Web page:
Monday, December 12, 2011

Everything in creation has its appointed painter or poet and remains in bondage like the princess in the fairy tale 'til its appropriate liberator comes to set it free. ~Ralph Waldo Emerson


My great-aunt Annabelle was a shell artist.  Her big apartment was right on the harbor overlooking Clearwater Beach back in the 1960's.  Whenever my mom would take us with her to visit Aunt Annabelle I knew I would have to be a very good little girl because her little-old-lady dwelling was crammed full of antiques that were breakable & tables full of shells in the process of being colored with dye & glued into flowers, critters, & other shell works of art. As we climbed the front steps to Aunt Ann's house your nose was always greeted by the distinctive whiff of glue fumes. 

 Back in the day the only glue available for shell craft  was the kind that would give off a vapor that would make you a little woozy  & it took a quite a while to dry.   My mother carried on the shell crafting tradition.  She had her little plate with a puddle of glue.  She would dip her toothpick in and dab a little here and dab a little there to create her little shell masterpieces.  Then that all changed one day in the 1970's when  my mother came home with her first hot glue gun. There was no looking back.  From that point on no craft was safe.  As long as she had an outlet to plug into she was good to go.  

For our family the holiday season was announced by the blisters on mom's fingers where the glue would plop on her skin while she was hot-gluing flower arrangements, ornaments, & what not.  Yes, there were some screams of pain but they are my memories, okay, and I will cherish them always.   In her lifetime my mom has seen a man put on the moon, the first heart transplant, & the computer age  take over her everyday life via iPod, email, & the world wide web.  But the invention she has embraced the most would be her hot glue gun.  She's making the world a better place one glue stick at a time.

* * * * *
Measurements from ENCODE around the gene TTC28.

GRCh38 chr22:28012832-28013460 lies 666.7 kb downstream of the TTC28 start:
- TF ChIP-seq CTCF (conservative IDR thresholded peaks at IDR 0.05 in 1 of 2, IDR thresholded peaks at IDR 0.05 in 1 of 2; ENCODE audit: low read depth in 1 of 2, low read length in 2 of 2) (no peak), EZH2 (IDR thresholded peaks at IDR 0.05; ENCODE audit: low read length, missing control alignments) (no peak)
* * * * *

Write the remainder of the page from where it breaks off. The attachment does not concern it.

The Englewood Shell Club's annual project is hand-making every shell ornament for the Christmas tree on  display at the Cedar Point Environmental Center.
Angel tree topper made from scallops & sun ray venus wings.

Nothing says Merry Christmas like a rattlesnake skin on the wall.

Most of the shells were collected from local beaches

All it takes is a little imagination , a lot of patience, & a few glue sticks.

Jingle shells, jingle shells, a garland made entirely of jingle shells.

Ornament made from coquina shell flowers.  Each flower is made separately then glued onto the ball for hanging.

An oyster-shell Santa with a long beard & a coquina wreath.

The seashell tree will be on display through Jan. 6, 2012 at the Cedar Point Environmental Park in Englewood, FL.

Never underestimate the power of large groups of shell collectors with a glue gun.


  1. Very nice. I'd love to see what your mom and great-aunt could have done! Maybe when we are old ladies, we will sit at a picnic table on the beach and make shell ornaments! :)

  2. Hahahahahaha......I am right there with ya, sistah!! Glue guns will NEVER be taken over by the techies. Our scorched fingers will reign forever!!! Love the tree and ornaments!

  3. Wonderful tree! I'm loving the oyster shell santa, so cool. I have found quite a few oysters!! Happy Holidays!!

  4. The only thing lovelier than this tree is the great memories you shared!

    Love the jingle shell garland!


  5. What a nice memory story - those are the best! I love the coquina shell flowers on the ball - beautiful!

  6. What a wonderful memory you carry of your great aunt. This tree has some cool ornaments. The jingle garland is awesome, and the coquina shell flowers are adorable on that ball!

    There is a new product out to protect fingers from hot glue!!! You can find the review at CraftCritique.

  7. Loved the blog. And" Yes" nothing says Christmas like a rattle snake on the wall:)


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